“If we can’t—and, if we live through this,” Roy replied, “let’s just buy our own.”


“Works for m—.”


“—I didn’t hafta aim for that bag, yah know!” the shooter shouted out.


“We believe you!” the blond paramedic confidently called back—all be it, a bit breathlessly.


“Yah see,” the gunman continued, “I got nothin’ against firemen!  My beef is with that miserable rapin’ bastard the two a’ you are tryin’ so hard ta keep alive!  Yous go away—and leave him alone, and I’ll go away—and leave yous alone!”


“That’s fine by us!” the dark-haired paramedic readily agreed, and started getting stiffly to his feet. 


“Are you nuts?!” his still prone partner suddenly demanded, speaking in a rather frantic whisper.  “On second thought, don’t answer tha—”  


“—Squad 51…” the dispatcher suddenly cut in. “Did you copy that last?”


Roy raised his head about a fraction of an inch.  Their hand-held radio was lying within arm’s length.  He thought of reaching for it, but then he recalled what a crack shot the shooter was, and quickly reconsidered.  He valued his left hand too highly.


Gage completely ignored his buddy’s sarcastic comments, and calmly continued to address the sniper. “This guy’s dead, anyway!”


“You’re lyin’!”


“Go ahead!  See for yourself!” the paramedic proposed, and waved an arm toward their perfectly still patient.  “When you blasted his IV bag, you allowed a bunch a’ air to enter into his vein!  That caused a massive air embolism to travel to his heart—stopped it cold!”


There was a derisive snort.  “That bastard doesn’t have a heart!  If he did, he and his lousy gang wouldn’t a’ raped my kid sister last ni—!”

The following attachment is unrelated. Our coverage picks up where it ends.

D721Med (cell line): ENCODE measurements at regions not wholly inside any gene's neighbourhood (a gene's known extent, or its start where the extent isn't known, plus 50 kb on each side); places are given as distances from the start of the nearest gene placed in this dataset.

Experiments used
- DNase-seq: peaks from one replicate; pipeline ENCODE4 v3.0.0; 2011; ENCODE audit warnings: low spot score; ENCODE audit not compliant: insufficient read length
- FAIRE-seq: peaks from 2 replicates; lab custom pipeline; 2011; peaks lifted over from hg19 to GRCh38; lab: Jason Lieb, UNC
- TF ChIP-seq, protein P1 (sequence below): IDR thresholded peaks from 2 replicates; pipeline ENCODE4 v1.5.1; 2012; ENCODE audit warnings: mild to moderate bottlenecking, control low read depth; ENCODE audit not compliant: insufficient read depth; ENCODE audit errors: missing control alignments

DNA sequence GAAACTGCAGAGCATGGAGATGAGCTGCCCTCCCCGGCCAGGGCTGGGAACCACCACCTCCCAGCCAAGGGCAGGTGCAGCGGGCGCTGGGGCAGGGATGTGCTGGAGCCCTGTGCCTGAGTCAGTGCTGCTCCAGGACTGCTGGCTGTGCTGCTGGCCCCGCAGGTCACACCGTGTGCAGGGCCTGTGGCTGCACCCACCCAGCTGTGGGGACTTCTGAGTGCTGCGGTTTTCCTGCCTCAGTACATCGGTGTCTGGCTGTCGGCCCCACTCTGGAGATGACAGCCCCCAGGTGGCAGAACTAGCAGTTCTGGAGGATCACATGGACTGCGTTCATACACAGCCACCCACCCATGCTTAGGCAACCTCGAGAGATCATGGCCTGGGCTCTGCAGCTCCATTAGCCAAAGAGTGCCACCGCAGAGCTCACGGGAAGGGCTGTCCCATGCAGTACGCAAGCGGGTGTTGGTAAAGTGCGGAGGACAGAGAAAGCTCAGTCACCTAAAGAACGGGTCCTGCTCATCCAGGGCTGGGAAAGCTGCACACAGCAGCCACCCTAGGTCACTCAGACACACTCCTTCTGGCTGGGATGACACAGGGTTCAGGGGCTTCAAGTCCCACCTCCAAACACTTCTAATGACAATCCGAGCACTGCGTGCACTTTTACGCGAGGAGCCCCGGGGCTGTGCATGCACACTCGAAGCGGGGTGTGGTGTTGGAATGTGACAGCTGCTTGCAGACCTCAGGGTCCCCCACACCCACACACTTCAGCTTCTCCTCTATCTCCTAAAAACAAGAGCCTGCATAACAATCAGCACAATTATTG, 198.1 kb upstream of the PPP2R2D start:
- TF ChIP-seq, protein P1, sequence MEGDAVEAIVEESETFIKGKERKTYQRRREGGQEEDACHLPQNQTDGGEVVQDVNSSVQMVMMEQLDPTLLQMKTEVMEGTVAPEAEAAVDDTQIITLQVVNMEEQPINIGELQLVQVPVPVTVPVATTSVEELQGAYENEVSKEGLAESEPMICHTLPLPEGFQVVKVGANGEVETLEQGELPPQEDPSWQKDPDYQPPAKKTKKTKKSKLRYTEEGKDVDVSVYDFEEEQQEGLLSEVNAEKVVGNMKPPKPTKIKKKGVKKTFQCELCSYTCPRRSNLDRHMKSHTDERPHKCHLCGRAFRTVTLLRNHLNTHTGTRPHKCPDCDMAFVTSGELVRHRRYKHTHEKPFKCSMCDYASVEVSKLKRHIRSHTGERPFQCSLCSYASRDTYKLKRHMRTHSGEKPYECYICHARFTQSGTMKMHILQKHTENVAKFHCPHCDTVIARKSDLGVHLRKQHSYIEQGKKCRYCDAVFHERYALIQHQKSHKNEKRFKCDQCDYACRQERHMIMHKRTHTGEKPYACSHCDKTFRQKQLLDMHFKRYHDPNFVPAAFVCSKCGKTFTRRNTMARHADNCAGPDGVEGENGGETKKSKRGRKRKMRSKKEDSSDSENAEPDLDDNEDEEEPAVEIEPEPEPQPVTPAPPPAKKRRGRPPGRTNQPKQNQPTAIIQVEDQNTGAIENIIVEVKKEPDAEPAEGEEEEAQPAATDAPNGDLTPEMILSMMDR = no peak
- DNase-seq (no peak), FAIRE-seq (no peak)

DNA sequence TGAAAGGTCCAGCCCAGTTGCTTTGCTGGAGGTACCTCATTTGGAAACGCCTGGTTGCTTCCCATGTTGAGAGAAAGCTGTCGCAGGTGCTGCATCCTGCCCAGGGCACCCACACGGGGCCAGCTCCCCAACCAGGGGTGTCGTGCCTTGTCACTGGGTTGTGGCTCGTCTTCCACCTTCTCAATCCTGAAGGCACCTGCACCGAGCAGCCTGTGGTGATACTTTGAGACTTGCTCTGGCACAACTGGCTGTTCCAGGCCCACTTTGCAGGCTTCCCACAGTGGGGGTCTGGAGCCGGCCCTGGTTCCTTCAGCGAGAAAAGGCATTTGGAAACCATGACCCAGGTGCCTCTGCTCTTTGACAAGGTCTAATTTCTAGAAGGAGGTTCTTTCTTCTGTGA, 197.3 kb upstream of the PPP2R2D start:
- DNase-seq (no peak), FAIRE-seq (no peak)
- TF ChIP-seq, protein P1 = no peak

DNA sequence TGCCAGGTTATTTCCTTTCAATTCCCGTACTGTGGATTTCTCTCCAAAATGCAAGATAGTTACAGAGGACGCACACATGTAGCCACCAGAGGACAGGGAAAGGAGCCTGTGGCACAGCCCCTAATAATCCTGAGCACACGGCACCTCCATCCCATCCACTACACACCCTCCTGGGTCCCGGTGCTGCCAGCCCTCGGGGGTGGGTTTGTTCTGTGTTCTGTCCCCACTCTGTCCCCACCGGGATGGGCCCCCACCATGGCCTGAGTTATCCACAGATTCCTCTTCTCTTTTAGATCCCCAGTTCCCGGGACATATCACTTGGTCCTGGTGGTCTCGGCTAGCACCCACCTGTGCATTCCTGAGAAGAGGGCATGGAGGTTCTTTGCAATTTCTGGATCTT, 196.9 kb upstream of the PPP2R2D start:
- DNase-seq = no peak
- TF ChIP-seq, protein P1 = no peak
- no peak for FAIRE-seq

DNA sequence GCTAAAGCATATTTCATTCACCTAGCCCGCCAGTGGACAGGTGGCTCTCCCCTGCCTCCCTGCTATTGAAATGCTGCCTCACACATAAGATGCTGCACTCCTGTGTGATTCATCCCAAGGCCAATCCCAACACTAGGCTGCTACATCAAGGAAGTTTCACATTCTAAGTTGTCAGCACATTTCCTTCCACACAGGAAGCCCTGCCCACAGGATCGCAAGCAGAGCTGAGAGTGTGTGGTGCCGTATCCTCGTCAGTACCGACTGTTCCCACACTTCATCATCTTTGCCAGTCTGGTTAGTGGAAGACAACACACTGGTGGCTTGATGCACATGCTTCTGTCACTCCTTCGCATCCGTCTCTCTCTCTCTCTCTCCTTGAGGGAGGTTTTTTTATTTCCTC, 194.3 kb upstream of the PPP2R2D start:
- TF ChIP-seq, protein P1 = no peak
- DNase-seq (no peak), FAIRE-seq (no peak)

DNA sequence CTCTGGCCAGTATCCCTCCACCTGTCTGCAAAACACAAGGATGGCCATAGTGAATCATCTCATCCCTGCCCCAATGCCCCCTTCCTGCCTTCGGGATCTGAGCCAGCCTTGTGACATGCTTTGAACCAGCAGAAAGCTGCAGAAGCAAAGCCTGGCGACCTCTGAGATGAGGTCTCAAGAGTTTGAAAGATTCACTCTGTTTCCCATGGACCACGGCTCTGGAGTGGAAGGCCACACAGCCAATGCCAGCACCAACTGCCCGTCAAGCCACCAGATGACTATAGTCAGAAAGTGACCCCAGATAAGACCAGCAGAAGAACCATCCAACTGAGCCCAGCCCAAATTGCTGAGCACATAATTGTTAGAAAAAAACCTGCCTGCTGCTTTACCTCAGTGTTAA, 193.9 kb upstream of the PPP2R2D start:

“—Drop the rifle!” a police officer’s familiar voice suddenly ordered.


A few seconds later, Vince Howard came out from between a couple of buildings. He had his handcuffed prisoner’s right arm in one hand, and a scoped rifle in his other.  He gave Squad 51’s paramedics an ‘all’s clear’ signal, and then herded his prisoner off down the street.


DeSoto got quickly to his feet and then glared disgustedly at Gage. The blond-haired fireman was almost too flustered to form his racing thoughts into words. "What were you going to do, if that guy over there—with the gun—didn’t believe you?"


His partner replied with a quick question of his own. "Why wouldn't he believe me? I mean, I think I’m a pretty darn good liar. And I owe it all to fishing. Yah see, part a’ bein’ a good fisherman, is knowin’ how to lie—convincingly."


But Roy remained unconvinced. "What if the victim would've moved...or moaned? What if Vince hadn't a' shown up when he did?" The fuming fireman stood there, staring at his partner, like he had purple antennae protruding from the top of his head, or something. "Whatever possessed you to just stand up like that, anyway?!"


"You heard ‘im. He has nothin’ against u-us."


"Yeah? Well…What if you weren’t the only one who was lying? You didn’t stop to think a’ that.  Did you."


"Yeah. Sure. I-I thought a’ that."


Roy could tell, by the look on his buddy's face, that the idea had never once crossed his mind. "You’re as lousy a liar, as you are a fisherman.  You wanna get another IV set up for me?  My fingers are starting to cramp up, here…" He gave the clear plastic tubing in his right hand a distasteful glance.  He’d been keeping it crimped off the entire time.


Gage obligingly stooped beside their drug box.


The distant sound of wailing sirens drew nearer and nearer.


It appeared that police back-up and their ambulance would be arriving at the same time.


“51, this is Rampart…” Dr. Brackett’s voice suddenly came over their Bio-phone.  “I’m still waiting on that vitals update…gentlemen.”